Just like the Alfa MiTo we tested earlier, the Mini Cooper s Cabrio is also penalized by the extremely low ground clearance in the front. By default, this car is an enemy of potholes, speed bumps and roadside curbs. Actually, these are the car's major downsides in the city. Those and the fact that with the top up there is absolutely no way for you to see something behind you.
Thankfully, the exterior rear view mirrors, albeit with a funky oval design, are more than decently-sized and, on top of that, our test car had both front and rear parking sensors. That, corroborated with the fact that the Mini is just what its name implies, Mini, almost makes parking in the city a breeze.
We got the chance to test a de-tuned version of 1.6-liter turbocharged mill under the hood in a Citroen C4 Coupe we tested before, and we have to say we were more than impressed with the one in the Mini also. The nice and beefy torque band is present almost on the whole rev-range, which makes city-driving as comfortable and as pleasurable as possible from the "switching gears point of view."
Although it's an engine with over 100 horsepower per liter, almost unheard of on a road car in the times when the original Mini was leaving the factory, the turbocharged four-banger is quite economical. During our test drive in a city with busy traffic we managed to achieve around 10 liters per 100 kilometers (US 23.5 mpg), which isn't half bad considering it has a 175-horsepower gasoline engine that can deliver quite a lot of punch.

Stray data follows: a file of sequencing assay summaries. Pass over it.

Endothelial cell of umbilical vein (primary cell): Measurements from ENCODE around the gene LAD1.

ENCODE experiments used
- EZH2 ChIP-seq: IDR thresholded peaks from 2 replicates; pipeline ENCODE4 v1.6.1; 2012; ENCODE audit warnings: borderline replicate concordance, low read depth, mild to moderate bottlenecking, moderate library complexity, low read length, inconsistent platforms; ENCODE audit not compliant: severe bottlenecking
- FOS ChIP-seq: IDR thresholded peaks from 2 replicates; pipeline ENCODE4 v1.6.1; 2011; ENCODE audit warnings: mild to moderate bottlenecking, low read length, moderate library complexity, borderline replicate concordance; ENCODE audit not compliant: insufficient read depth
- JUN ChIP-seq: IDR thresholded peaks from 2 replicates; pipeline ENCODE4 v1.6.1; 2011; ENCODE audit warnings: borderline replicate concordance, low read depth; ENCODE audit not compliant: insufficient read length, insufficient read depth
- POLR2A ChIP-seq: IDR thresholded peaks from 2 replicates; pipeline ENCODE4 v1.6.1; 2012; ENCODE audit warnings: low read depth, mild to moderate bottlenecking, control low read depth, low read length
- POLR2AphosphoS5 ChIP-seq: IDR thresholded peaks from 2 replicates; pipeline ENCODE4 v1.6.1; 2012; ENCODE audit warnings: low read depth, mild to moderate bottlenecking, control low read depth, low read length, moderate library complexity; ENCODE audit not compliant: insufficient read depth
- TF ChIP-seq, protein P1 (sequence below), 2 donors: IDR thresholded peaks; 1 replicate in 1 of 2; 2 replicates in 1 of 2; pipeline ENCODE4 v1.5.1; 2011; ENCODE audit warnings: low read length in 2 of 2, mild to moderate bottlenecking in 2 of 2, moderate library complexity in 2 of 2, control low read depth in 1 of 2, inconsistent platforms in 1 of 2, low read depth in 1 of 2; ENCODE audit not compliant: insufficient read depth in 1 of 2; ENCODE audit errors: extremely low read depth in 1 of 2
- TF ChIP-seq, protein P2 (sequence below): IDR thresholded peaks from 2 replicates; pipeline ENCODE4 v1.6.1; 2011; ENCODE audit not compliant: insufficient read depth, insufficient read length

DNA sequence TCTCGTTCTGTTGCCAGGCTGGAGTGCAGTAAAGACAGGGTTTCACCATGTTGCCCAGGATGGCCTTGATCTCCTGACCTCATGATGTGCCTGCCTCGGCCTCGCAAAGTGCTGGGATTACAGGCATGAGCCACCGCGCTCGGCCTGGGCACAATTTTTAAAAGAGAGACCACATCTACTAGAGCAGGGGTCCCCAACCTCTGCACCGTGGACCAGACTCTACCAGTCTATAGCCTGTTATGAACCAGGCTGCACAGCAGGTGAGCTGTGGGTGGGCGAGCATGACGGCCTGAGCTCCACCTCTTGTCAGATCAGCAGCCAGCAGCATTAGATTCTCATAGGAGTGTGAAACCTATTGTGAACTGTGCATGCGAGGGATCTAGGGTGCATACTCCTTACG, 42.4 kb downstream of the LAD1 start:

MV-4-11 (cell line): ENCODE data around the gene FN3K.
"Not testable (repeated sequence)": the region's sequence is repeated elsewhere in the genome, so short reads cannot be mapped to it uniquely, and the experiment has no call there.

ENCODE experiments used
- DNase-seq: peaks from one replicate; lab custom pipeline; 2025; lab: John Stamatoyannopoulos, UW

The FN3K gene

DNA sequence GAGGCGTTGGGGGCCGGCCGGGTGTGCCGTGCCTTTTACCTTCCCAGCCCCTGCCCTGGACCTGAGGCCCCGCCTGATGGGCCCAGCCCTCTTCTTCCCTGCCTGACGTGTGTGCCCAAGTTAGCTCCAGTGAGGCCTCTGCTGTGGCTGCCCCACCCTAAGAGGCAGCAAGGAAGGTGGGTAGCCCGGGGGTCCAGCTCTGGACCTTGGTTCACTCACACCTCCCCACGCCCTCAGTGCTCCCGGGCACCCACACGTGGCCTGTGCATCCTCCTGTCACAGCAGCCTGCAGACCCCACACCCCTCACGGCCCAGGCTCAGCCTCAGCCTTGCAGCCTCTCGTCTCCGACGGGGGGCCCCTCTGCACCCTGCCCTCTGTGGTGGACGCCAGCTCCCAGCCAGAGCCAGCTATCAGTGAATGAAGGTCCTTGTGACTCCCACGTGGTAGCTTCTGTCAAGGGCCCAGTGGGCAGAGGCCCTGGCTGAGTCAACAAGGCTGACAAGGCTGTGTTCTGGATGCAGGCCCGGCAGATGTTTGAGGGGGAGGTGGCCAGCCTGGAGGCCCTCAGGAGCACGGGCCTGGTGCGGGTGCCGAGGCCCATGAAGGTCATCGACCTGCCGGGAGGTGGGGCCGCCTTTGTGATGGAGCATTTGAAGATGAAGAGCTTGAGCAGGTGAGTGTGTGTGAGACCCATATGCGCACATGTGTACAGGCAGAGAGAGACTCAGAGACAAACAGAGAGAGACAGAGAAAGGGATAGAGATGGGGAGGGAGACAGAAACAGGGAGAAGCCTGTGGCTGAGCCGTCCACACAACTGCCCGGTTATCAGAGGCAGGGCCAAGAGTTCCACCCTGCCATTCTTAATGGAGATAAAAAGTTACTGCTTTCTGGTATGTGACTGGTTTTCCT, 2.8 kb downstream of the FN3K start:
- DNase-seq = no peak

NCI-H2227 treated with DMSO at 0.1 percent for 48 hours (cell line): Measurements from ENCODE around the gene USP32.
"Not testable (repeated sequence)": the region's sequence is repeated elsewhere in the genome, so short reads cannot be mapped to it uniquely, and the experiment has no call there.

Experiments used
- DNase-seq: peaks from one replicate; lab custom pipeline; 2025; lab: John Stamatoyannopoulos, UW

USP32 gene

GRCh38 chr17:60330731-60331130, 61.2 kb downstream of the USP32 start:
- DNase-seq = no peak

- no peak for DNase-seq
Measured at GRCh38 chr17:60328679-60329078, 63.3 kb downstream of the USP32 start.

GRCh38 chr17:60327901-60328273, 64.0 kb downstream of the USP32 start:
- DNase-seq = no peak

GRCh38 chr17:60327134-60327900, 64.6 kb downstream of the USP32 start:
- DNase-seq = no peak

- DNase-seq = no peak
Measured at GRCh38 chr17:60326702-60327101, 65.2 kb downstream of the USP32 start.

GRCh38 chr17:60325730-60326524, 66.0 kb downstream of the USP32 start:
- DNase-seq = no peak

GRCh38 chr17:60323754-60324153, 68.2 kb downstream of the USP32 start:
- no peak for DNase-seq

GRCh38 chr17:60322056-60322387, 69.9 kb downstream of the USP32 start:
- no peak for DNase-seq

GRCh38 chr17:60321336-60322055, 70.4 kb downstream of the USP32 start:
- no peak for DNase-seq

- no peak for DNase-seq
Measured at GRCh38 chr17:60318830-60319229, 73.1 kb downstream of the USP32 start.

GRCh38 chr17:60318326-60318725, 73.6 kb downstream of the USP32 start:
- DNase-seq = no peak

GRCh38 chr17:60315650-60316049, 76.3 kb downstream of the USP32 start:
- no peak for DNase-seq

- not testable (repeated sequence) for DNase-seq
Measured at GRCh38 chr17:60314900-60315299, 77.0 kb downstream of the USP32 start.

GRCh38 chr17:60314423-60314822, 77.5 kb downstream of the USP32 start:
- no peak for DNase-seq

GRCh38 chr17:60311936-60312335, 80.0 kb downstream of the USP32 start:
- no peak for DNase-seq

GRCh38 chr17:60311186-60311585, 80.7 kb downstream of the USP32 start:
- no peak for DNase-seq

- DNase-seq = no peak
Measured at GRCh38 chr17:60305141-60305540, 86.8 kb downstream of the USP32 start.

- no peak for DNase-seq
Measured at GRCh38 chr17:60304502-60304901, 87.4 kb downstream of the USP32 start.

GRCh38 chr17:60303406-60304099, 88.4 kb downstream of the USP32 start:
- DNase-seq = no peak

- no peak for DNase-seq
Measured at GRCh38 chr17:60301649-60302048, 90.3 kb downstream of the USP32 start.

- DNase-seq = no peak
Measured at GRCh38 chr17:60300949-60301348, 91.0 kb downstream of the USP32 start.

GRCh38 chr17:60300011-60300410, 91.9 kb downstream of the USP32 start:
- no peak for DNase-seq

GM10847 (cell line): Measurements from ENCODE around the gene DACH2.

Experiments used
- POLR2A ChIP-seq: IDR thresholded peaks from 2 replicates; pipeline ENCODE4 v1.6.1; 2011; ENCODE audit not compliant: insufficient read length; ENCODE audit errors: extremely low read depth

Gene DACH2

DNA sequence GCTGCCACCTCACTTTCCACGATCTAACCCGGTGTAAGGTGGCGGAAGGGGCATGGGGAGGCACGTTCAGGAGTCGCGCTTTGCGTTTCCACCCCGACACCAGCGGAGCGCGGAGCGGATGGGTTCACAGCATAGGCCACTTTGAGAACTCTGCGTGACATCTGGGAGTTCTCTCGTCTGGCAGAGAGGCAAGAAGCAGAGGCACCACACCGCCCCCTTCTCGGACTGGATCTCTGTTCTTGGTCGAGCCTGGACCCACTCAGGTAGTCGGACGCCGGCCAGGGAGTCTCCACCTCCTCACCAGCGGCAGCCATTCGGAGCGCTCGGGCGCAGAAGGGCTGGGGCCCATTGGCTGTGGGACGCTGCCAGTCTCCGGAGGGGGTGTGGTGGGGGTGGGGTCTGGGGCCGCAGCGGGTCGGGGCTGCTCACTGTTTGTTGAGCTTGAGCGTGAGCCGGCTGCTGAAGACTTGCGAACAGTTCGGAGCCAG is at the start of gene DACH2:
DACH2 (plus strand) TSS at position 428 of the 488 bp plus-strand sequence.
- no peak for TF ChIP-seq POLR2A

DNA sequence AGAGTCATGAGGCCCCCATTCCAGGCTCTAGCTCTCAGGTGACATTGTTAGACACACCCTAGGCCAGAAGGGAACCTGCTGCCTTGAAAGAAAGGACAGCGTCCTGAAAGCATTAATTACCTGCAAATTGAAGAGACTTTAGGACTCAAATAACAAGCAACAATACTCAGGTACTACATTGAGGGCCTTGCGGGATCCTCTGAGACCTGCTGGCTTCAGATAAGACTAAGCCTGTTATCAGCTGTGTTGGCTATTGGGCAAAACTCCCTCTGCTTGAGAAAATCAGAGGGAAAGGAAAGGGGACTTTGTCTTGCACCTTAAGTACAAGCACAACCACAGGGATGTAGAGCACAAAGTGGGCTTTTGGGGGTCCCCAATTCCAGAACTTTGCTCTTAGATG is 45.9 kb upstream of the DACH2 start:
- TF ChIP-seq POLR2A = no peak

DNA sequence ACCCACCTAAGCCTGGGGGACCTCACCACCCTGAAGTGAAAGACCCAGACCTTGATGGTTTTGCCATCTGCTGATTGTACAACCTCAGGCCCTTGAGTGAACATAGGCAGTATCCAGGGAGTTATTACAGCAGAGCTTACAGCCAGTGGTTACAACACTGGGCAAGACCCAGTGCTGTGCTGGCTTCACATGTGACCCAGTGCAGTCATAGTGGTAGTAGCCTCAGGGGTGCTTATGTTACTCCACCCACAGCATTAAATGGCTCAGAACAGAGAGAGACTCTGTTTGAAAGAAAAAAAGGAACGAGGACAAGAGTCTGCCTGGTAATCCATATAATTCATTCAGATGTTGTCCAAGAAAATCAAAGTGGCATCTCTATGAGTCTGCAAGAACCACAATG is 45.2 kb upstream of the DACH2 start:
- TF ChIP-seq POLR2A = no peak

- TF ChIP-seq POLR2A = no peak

We believe that in regular traffic, without endless lines of cars at each traffic light and intersection, the official 8.1 liters per 100 kilometers (US 29 mpg) can actually be achieved. We also should mention that, besides the direct injection system and the twin-scroll turbocharger, the new Mini Cooper S Cabrio also benefits from BMW's "stop/start" feature, which we kept disabled most of the time since the traffic we encountered didn't allow the said technology to actually help fuel consumption.
Almost everyone knows by now that the new-Mini handles like a go-kart. Well, hear it from someone is something, but to actually experience it on a twisted mountain road is something else. As far as we're concerned, the Mini Cabrio in Cooper S guise is one of the most fabulous front-wheel drive cars ever when it comes to handling.